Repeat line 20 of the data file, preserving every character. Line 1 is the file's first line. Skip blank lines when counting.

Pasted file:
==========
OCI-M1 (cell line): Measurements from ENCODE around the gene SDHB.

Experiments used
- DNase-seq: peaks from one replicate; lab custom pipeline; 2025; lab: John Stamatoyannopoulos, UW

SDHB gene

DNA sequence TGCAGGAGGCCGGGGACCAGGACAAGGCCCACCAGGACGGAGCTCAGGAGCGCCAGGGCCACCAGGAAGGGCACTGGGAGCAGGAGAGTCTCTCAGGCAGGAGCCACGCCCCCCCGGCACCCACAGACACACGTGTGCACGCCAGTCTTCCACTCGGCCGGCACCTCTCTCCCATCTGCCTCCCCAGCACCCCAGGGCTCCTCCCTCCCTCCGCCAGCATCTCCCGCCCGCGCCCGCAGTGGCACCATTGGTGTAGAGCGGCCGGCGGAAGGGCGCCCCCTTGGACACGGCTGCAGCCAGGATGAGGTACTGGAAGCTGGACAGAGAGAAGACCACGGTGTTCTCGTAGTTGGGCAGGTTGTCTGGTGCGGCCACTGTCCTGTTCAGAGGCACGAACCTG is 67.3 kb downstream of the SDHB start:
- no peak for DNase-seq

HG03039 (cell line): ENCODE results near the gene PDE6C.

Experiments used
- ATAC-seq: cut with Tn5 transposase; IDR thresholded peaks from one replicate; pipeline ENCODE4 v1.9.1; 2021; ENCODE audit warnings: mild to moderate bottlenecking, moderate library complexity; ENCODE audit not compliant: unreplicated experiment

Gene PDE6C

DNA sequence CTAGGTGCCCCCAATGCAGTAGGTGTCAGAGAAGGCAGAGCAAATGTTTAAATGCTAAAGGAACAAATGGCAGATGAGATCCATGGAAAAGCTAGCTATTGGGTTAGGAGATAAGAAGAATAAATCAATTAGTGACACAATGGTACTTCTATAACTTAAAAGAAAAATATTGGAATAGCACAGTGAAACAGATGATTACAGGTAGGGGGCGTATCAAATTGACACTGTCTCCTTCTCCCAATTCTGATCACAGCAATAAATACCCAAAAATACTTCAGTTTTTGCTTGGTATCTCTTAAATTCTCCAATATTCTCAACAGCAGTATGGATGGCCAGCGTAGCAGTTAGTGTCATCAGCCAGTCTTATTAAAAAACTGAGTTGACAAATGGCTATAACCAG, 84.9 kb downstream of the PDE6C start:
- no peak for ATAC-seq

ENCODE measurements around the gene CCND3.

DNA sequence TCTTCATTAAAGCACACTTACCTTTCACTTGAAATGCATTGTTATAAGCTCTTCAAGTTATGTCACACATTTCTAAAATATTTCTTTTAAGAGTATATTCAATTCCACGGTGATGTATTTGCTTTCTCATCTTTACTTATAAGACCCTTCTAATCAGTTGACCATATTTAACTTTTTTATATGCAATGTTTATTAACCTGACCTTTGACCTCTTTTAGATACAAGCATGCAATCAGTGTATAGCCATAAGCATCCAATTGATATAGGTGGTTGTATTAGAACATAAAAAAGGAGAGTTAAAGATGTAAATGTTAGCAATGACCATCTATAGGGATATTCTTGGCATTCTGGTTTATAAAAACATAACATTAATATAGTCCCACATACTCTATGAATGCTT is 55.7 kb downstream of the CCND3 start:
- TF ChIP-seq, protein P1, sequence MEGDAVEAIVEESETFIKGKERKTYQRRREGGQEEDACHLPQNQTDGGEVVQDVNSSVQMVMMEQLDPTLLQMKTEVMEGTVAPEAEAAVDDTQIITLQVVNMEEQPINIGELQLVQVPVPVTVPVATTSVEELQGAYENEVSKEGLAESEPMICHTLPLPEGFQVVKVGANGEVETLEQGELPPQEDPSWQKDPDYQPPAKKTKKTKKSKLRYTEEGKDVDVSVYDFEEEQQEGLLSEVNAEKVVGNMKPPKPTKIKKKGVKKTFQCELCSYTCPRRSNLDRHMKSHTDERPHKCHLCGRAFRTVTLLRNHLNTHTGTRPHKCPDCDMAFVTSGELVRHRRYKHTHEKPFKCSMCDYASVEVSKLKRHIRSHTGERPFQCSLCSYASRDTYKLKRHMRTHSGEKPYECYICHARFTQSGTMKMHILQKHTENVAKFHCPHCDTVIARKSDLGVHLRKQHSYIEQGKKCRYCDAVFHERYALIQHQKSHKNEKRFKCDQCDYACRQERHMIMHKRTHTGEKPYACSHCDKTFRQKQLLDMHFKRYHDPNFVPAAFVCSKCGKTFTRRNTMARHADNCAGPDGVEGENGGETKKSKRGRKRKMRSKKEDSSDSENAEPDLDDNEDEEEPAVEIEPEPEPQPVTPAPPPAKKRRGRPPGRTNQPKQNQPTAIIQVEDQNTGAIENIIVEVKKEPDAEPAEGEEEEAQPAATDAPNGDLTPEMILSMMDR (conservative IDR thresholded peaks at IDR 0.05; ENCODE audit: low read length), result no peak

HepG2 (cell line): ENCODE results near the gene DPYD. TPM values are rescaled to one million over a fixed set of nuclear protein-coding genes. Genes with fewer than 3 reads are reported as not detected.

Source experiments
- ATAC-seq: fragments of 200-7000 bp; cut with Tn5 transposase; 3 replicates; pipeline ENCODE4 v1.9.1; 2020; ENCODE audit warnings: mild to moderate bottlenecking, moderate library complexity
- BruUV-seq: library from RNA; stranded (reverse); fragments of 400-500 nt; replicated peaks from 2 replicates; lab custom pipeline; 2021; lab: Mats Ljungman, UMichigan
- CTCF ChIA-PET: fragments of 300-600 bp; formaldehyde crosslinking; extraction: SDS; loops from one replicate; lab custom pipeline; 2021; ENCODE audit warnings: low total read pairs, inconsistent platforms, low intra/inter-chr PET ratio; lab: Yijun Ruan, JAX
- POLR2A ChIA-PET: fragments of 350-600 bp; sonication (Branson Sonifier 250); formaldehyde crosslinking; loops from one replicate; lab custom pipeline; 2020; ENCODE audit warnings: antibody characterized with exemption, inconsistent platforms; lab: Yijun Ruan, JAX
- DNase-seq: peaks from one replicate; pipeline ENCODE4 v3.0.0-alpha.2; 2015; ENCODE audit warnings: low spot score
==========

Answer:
- CTCF ChIA-PET: fragments of 300-600 bp; formaldehyde crosslinking; extraction: SDS; loops from one replicate; lab custom pipeline; 2021; ENCODE audit warnings: low total read pairs, inconsistent platforms, low intra/inter-chr PET ratio; lab: Yijun Ruan, JAX